Financial & Legal News

What Happens if an Employee is in Breach of Confidentiality?

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In a recent case, an employee was given a custodial sentence for breaching a confidentiality clause. The case is rather extreme but is a warning for others about misusing their employer's confidential information - and not obeying court orders. 

In OCS Group UK -v- Dadi, an employee forwarded confidential work information from his work email account to his personal email account. The employer went to court and obtained an injunction against Mr Dadi to stop further disclosures.

The wording of the injunction specifically prohibited Mr Dadi from disclosing the employer's confidential information. It also ordered Mr Dadi to provide information about what he had disclosed, to preserve his emails and not to tell anyone about the proceedings. He did not: in fact, he deleted around 8000 emails and also gave a 'tip-off' to others about the injunction. He later admitted being in breach of the injunction not least by destroying important evidence.

Contempt of Court 

The court took a dim view of Mr Dadi's actions and penalised his failure to comply by imprisoning him for contempt of court. The sentence was the minimum term in the circumstances – but one that was designed to show the court's disapproval of Mr Dadi's conduct and to warn others of the need to comply with the terms of an injunction.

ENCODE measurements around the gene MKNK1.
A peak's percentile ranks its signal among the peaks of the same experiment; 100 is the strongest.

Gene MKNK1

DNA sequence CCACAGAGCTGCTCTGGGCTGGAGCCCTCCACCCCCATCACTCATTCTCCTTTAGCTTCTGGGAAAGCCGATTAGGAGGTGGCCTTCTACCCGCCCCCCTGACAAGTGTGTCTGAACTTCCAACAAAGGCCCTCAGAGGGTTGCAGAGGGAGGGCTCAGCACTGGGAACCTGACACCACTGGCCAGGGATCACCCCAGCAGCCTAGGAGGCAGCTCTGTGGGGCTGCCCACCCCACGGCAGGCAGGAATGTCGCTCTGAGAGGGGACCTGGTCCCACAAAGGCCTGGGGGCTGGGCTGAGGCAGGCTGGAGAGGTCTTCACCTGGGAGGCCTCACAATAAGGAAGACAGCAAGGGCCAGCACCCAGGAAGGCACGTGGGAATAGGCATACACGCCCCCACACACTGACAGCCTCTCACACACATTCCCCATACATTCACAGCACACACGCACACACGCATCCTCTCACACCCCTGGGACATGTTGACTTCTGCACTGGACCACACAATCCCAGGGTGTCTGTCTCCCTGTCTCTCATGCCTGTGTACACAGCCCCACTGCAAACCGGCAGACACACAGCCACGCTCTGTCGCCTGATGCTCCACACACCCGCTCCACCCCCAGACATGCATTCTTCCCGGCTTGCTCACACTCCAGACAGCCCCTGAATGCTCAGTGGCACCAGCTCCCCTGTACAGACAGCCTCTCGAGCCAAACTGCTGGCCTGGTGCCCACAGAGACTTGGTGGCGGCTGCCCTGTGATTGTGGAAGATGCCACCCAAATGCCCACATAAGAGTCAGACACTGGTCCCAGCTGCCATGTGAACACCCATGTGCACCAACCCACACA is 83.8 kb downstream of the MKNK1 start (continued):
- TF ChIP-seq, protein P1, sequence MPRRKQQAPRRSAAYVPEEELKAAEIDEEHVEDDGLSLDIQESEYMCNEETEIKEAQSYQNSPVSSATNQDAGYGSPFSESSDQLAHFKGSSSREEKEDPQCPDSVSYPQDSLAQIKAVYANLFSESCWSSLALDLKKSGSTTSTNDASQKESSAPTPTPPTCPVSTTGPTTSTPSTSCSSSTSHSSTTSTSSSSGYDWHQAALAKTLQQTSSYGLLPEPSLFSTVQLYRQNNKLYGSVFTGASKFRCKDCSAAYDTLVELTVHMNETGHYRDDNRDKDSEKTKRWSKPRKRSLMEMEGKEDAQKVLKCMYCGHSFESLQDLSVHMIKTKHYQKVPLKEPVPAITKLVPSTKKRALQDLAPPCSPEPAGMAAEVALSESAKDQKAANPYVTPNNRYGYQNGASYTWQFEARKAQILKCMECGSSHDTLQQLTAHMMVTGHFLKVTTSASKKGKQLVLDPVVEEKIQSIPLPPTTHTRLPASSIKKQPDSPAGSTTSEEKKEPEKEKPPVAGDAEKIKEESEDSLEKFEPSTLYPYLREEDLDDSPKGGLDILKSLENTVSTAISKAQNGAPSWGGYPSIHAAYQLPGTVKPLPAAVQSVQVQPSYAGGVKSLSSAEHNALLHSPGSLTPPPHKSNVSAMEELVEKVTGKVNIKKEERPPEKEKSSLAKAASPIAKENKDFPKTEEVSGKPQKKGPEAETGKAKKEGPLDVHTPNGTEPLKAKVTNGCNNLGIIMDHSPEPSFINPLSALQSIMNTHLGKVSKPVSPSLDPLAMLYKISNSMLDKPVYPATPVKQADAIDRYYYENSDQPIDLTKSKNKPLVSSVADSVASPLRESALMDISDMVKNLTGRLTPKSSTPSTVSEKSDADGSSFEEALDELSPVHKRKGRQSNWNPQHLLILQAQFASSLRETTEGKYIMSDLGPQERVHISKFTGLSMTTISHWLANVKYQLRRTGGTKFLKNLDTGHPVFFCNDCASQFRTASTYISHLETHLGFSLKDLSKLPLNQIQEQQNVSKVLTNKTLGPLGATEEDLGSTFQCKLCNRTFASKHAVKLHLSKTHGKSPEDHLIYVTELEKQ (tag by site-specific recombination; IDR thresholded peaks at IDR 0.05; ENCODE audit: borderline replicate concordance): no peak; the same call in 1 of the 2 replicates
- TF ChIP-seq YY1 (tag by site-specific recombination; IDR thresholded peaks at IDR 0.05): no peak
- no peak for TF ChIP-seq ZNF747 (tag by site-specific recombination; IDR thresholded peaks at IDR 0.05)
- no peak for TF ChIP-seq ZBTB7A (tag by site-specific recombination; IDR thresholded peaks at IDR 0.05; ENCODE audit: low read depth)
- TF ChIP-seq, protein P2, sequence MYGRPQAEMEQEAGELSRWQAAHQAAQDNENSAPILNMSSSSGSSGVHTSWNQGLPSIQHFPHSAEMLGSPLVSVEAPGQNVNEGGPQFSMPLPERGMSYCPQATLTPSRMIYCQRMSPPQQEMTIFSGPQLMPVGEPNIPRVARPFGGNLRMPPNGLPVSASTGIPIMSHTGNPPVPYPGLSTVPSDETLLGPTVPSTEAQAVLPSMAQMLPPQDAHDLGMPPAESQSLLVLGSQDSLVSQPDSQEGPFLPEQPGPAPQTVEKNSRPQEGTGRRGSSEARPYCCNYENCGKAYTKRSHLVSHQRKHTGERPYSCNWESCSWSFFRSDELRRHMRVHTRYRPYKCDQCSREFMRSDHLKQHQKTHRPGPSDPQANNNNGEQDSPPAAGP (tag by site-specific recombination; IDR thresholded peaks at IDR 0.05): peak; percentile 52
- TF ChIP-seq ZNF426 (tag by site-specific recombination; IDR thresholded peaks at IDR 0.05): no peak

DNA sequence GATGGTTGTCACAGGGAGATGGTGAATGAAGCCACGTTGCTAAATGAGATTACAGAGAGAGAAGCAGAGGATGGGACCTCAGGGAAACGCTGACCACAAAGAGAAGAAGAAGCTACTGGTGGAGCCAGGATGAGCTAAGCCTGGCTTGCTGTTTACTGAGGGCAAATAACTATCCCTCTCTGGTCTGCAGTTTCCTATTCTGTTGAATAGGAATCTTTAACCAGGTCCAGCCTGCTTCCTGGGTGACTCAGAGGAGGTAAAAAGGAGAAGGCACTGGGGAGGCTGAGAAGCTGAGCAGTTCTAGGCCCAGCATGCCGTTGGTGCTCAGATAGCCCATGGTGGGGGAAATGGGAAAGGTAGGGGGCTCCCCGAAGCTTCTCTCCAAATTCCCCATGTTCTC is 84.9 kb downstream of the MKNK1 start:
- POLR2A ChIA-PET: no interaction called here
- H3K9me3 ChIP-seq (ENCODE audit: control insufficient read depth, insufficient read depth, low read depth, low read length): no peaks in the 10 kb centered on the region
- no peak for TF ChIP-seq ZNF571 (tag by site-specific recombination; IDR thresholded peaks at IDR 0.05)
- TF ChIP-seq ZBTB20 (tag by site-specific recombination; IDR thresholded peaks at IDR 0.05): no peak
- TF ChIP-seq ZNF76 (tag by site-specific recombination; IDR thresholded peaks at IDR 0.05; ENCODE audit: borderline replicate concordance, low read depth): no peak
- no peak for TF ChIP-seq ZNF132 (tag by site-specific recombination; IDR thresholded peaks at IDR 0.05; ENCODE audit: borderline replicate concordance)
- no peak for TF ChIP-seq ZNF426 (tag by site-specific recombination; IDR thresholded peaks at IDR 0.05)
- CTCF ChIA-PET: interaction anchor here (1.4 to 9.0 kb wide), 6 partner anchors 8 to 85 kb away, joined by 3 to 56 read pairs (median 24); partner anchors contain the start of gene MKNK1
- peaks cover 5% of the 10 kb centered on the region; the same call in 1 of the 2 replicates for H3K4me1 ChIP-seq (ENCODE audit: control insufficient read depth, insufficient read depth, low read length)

Tips - What this Means in Practice

  • injunctions are onerous orders and not to be ignored; and
  • confidentiality clauses are an important element of employment contracts. They protect an employers' business and interests. Check that your contracts with your employees contain an appropriate and enforceable confidentiality clause.

For more information or discuss any issues you might have about employment law issues, contact Susan Mayall on 0161 684 6948 or make an enquiry.

Please note that the information and opinions contained in this article are not intended to be comprehensive, nor to provide legal advice. No responsibility for its accuracy or correctness is assumed by Pearson Solicitors and Financial Advisers Ltd or any of its members or employees. Professional legal advice should be obtained before taking, or refraining from taking, any action as a result of this article.

This blog was posted some time ago and its contents may now be out of date. For the latest legal position relating to these issues, get in touch with the author - or make an enquiry now.

Written by Susan Mayall


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